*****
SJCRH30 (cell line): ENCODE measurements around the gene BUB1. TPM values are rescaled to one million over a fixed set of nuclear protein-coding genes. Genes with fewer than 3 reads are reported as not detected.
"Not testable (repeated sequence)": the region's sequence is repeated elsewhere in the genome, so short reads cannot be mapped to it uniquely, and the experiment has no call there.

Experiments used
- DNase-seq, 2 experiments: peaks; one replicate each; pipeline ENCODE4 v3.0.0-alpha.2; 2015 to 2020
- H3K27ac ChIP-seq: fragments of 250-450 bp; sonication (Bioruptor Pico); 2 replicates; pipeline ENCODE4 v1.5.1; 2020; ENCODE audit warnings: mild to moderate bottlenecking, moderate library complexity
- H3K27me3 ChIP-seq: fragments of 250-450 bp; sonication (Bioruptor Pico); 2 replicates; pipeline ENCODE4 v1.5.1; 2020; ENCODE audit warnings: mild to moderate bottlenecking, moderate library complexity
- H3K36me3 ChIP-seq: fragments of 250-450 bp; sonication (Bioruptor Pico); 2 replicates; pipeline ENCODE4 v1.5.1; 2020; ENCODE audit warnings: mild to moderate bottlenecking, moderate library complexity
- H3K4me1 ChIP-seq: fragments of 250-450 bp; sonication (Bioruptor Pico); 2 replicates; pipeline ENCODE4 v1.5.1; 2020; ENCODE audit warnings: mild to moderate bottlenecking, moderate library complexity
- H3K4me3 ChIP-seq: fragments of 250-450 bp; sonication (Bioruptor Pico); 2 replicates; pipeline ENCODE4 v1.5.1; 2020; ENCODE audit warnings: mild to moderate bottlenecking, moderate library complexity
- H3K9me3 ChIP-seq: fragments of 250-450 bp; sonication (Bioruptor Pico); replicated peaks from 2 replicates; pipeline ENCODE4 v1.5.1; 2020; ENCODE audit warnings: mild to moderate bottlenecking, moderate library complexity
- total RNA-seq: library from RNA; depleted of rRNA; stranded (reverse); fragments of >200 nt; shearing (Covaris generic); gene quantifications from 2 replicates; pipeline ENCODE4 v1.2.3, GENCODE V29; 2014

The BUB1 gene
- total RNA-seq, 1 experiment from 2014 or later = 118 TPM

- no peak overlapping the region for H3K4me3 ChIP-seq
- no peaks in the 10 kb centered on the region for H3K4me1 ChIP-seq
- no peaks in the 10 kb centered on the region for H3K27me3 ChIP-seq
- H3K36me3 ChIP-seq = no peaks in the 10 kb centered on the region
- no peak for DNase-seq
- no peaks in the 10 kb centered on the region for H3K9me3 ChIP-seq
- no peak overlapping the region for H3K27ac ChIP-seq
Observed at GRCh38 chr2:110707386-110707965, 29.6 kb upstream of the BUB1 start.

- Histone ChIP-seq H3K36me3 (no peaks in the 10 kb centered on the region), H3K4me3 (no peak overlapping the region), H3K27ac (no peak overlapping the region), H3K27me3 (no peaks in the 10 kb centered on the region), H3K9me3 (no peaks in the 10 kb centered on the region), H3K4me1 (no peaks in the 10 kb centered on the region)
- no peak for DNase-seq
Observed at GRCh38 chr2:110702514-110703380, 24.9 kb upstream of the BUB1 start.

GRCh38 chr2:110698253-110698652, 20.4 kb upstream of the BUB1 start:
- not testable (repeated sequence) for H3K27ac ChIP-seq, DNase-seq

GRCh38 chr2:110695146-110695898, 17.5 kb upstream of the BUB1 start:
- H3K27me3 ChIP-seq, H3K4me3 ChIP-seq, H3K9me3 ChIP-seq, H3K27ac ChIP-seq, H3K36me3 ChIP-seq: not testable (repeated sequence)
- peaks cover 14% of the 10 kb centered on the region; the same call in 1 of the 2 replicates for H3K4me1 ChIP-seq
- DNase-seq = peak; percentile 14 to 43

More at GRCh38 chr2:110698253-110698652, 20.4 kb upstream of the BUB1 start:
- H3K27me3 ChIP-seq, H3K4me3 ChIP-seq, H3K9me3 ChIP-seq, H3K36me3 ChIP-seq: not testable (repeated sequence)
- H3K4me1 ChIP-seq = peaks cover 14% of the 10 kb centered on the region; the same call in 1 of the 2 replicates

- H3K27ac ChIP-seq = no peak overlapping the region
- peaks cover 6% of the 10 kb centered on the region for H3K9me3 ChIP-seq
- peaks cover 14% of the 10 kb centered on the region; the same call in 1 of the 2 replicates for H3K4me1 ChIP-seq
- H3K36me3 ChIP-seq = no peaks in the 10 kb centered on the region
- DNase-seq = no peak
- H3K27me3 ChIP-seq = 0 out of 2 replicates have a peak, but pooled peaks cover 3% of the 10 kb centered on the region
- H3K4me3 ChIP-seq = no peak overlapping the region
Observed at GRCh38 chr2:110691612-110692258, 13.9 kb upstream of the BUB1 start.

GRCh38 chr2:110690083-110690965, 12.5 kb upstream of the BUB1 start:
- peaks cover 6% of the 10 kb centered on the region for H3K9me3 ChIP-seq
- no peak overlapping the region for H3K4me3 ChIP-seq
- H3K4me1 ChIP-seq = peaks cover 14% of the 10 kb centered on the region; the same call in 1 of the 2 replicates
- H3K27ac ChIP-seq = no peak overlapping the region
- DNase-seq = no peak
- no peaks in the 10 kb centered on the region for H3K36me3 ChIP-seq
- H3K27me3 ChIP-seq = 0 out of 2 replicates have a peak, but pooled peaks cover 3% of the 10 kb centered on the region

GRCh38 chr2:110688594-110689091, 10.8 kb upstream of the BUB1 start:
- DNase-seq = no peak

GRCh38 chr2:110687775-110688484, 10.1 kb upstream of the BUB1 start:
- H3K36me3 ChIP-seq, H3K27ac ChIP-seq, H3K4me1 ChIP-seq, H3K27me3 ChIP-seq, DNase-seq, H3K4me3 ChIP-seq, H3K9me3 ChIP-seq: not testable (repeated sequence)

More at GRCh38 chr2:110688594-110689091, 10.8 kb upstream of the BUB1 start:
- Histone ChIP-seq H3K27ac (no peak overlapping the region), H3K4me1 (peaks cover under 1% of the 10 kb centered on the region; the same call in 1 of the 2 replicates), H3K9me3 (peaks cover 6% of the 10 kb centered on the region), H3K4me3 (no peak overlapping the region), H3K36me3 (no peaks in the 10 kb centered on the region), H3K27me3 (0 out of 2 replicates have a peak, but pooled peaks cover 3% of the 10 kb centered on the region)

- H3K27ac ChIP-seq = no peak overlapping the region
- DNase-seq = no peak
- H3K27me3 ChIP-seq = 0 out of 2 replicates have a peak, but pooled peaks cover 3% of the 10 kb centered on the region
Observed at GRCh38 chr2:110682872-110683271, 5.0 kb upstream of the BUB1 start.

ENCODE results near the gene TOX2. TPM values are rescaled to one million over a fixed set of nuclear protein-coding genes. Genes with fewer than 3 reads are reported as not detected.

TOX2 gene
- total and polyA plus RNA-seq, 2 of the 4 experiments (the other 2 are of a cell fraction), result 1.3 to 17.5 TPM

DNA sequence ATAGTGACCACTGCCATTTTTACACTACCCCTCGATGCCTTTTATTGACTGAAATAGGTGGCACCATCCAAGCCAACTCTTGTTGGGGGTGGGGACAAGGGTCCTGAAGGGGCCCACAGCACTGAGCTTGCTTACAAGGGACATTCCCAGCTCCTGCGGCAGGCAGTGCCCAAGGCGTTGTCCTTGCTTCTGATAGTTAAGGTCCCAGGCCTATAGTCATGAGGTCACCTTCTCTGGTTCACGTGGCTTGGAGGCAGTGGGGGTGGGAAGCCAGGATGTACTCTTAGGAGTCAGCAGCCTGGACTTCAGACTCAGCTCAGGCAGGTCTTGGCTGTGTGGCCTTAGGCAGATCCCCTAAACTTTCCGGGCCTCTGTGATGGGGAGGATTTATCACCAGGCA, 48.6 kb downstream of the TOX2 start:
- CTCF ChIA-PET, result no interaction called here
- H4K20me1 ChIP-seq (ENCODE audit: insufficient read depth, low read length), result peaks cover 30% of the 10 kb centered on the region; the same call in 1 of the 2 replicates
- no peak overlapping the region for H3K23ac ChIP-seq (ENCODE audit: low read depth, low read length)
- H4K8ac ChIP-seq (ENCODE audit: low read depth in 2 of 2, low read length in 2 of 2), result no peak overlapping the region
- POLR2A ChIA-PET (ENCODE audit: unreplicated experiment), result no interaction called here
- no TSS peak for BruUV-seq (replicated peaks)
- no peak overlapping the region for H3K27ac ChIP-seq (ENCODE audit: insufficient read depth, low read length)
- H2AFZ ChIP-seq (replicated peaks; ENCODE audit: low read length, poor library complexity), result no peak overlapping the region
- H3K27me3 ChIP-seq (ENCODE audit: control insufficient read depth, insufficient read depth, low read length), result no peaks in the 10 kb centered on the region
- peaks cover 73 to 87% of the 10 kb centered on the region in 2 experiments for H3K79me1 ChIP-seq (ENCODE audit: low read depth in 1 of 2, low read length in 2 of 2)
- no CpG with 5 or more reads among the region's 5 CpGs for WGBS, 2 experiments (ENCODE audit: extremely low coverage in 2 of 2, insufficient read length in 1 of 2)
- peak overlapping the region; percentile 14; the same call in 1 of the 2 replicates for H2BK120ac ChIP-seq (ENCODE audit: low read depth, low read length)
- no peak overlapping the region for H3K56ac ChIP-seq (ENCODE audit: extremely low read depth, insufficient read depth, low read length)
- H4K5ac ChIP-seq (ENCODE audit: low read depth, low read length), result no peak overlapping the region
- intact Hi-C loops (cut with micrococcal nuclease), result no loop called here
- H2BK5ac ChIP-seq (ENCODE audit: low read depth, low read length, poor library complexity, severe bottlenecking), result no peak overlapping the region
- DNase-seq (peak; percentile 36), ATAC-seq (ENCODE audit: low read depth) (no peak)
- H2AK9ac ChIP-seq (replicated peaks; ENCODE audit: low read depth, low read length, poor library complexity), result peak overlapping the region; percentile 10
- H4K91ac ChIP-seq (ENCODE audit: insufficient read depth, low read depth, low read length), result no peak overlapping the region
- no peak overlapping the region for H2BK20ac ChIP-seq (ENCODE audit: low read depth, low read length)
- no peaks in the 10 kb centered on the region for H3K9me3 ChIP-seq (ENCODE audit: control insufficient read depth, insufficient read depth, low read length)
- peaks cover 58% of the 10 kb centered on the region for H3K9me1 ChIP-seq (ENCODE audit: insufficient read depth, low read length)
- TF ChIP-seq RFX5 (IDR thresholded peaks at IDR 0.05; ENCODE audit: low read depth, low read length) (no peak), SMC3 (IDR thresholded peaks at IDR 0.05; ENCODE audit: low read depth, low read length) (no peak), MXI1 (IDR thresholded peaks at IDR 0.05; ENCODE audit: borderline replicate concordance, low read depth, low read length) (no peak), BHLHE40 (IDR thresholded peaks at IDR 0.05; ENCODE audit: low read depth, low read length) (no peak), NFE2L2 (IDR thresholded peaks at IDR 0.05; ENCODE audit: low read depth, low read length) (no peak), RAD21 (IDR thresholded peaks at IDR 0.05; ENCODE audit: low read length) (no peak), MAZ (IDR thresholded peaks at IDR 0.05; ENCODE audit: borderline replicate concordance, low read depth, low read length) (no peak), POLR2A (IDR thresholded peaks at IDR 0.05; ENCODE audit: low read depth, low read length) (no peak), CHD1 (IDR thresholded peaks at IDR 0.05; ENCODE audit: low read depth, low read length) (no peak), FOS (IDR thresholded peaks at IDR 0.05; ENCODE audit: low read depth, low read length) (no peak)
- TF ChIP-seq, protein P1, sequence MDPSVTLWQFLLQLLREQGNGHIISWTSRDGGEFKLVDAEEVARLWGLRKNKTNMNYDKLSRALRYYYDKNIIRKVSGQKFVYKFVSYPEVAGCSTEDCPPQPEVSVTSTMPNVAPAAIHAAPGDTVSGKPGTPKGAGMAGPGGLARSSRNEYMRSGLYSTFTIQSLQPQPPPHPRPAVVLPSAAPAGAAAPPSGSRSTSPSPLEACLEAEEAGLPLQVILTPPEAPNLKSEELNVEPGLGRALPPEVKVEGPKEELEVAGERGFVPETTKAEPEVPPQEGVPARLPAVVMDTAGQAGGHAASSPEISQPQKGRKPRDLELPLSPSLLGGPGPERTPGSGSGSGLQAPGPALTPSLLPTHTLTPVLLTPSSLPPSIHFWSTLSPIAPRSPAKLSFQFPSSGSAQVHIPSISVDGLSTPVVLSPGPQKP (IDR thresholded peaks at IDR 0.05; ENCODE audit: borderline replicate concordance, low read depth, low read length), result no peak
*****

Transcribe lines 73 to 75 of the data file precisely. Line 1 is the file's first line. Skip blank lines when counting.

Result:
- peaks cover 73 to 87% of the 10 kb centered on the region in 2 experiments for H3K79me1 ChIP-seq (ENCODE audit: low read depth in 1 of 2, low read length in 2 of 2)
- no CpG with 5 or more reads among the region's 5 CpGs for WGBS, 2 experiments (ENCODE audit: extremely low coverage in 2 of 2, insufficient read length in 1 of 2)
- peak overlapping the region; percentile 14; the same call in 1 of the 2 replicates for H2BK120ac ChIP-seq (ENCODE audit: low read depth, low read length)